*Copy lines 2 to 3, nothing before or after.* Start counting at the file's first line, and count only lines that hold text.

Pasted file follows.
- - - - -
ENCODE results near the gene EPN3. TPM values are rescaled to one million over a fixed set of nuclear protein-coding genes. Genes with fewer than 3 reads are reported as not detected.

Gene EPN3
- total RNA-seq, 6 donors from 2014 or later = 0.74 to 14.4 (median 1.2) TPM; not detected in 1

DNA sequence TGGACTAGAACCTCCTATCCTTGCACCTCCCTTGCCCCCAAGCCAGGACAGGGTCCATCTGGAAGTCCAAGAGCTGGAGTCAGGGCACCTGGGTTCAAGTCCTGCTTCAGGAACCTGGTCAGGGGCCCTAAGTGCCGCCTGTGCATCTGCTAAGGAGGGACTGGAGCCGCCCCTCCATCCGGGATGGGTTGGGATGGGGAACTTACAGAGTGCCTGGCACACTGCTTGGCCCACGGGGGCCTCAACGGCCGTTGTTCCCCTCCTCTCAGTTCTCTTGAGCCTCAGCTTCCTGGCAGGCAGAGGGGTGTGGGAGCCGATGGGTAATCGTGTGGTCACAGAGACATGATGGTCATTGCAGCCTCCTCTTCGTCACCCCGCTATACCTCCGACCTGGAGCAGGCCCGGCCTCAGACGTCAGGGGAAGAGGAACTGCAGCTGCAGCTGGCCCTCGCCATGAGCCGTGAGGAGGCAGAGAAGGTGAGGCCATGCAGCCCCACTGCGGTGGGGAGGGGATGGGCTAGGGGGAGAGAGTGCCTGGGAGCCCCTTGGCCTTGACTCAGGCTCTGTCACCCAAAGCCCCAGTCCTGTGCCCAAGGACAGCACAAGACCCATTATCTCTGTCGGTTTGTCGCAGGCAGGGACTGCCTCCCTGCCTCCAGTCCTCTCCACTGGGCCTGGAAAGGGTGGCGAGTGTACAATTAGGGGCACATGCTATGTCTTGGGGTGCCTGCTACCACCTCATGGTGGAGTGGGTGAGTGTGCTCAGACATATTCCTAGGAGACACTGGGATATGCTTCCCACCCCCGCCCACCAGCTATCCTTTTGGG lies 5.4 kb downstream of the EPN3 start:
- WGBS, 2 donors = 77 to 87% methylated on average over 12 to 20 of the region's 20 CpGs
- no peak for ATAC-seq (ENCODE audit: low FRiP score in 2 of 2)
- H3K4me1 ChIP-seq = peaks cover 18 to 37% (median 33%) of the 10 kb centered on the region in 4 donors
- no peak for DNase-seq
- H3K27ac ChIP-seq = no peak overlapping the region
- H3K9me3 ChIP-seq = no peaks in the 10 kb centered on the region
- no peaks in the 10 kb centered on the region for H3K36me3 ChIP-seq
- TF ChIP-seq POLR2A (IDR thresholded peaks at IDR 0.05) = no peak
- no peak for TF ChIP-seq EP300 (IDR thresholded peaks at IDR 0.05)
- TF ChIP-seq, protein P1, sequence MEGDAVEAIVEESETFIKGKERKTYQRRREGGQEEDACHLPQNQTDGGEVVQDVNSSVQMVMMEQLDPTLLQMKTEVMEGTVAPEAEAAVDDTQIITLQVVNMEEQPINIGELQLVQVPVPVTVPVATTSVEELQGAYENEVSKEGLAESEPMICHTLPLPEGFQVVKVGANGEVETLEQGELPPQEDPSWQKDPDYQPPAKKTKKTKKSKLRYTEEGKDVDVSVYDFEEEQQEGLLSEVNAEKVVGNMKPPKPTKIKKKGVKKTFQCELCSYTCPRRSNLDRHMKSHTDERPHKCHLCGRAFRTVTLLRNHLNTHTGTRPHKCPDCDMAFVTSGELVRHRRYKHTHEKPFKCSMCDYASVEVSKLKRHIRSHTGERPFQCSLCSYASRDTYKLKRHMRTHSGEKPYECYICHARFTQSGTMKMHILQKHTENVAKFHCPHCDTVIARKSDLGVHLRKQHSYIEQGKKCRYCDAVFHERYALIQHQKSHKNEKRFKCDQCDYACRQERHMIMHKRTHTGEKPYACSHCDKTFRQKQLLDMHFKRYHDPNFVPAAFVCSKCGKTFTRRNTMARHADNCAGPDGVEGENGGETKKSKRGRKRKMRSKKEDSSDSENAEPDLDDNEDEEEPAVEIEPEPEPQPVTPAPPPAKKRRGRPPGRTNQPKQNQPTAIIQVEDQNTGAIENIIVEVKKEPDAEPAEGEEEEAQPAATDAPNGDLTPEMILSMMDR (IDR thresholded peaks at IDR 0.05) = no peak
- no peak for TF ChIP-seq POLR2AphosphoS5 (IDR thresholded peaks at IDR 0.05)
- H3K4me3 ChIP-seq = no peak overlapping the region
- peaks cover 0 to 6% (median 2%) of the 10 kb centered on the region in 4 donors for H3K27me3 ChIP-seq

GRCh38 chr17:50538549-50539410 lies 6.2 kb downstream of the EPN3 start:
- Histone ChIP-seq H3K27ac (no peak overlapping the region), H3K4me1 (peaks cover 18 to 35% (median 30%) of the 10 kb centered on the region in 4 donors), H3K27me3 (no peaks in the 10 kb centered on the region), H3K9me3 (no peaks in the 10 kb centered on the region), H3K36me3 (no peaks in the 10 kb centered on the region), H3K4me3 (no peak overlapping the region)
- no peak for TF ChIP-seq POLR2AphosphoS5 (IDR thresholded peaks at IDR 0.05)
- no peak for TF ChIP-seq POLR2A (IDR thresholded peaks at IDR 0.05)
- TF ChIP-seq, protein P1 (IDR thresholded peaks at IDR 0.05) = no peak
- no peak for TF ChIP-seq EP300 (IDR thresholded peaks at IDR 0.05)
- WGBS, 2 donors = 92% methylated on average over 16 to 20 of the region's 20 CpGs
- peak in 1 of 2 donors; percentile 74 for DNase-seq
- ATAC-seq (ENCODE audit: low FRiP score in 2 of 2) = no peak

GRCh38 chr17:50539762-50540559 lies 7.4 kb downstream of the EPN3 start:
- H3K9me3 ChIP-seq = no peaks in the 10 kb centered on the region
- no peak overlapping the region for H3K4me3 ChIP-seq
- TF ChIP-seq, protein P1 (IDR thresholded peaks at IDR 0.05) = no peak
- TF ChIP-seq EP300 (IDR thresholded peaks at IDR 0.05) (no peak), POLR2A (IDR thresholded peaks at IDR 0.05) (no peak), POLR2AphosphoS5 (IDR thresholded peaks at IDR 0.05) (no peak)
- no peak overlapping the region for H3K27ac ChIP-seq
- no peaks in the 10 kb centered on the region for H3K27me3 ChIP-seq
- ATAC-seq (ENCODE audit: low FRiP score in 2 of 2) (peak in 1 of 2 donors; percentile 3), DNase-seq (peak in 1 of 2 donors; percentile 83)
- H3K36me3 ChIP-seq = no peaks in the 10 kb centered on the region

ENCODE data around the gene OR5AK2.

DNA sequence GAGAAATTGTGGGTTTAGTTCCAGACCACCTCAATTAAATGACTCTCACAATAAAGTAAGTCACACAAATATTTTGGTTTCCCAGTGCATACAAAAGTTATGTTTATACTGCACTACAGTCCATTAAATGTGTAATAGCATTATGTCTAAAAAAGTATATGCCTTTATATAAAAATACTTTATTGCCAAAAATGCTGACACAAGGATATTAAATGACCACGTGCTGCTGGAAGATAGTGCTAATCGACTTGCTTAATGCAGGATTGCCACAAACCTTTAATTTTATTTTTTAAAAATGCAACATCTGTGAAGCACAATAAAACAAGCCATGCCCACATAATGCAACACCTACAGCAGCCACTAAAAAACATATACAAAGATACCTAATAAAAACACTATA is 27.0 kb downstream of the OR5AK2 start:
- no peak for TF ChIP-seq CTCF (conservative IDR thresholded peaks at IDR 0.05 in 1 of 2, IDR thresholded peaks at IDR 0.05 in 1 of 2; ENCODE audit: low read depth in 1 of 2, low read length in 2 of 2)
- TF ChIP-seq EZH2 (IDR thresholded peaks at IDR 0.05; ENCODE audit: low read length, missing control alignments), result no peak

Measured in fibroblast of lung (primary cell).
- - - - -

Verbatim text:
Gene EPN3
- total RNA-seq, 6 donors from 2014 or later = 0.74 to 14.4 (median 1.2) TPM; not detected in 1